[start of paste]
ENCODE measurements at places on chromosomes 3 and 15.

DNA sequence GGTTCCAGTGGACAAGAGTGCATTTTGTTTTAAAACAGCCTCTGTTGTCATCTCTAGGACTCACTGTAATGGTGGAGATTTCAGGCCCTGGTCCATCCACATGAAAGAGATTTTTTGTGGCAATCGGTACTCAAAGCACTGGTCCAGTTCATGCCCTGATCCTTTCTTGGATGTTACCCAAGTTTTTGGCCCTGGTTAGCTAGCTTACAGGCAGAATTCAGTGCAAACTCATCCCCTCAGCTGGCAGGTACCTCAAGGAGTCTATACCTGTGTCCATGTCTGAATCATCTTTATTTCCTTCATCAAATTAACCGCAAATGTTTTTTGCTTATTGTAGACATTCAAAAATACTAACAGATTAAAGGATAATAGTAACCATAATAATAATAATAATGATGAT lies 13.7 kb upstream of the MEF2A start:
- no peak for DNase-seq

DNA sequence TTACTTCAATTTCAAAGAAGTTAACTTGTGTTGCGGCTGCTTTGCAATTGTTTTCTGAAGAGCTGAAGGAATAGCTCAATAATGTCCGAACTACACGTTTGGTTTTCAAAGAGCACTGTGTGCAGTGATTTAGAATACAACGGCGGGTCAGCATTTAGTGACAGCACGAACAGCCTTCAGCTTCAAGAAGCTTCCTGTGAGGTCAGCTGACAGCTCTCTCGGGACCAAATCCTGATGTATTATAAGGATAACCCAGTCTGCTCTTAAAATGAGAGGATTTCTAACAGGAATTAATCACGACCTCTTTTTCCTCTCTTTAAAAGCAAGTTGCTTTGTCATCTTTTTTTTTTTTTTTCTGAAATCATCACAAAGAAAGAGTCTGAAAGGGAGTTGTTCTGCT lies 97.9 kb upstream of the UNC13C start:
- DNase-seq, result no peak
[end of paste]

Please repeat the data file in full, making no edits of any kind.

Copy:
ENCODE measurements at places on chromosomes 3 and 15.

DNA sequence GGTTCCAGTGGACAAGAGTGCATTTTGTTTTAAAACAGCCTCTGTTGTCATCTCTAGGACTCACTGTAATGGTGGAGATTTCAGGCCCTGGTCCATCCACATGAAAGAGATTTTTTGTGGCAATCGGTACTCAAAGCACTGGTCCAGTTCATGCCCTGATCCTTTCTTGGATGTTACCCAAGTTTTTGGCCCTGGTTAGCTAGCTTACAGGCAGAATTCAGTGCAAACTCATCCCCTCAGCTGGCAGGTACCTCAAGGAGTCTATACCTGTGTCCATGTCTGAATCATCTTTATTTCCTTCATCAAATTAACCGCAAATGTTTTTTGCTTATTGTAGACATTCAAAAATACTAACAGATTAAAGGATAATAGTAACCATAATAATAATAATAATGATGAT lies 13.7 kb upstream of the MEF2A start:
- no peak for DNase-seq

DNA sequence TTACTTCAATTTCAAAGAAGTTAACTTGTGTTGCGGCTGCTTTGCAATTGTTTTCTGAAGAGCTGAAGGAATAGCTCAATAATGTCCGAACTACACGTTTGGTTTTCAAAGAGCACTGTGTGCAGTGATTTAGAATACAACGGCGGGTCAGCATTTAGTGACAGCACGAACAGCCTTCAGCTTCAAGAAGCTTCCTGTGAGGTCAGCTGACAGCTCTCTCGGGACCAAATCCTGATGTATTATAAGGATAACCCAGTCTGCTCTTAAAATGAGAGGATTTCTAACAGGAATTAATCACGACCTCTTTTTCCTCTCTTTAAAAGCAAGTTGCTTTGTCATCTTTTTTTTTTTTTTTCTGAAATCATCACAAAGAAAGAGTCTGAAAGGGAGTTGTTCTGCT lies 97.9 kb upstream of the UNC13C start:
- DNase-seq, result no peak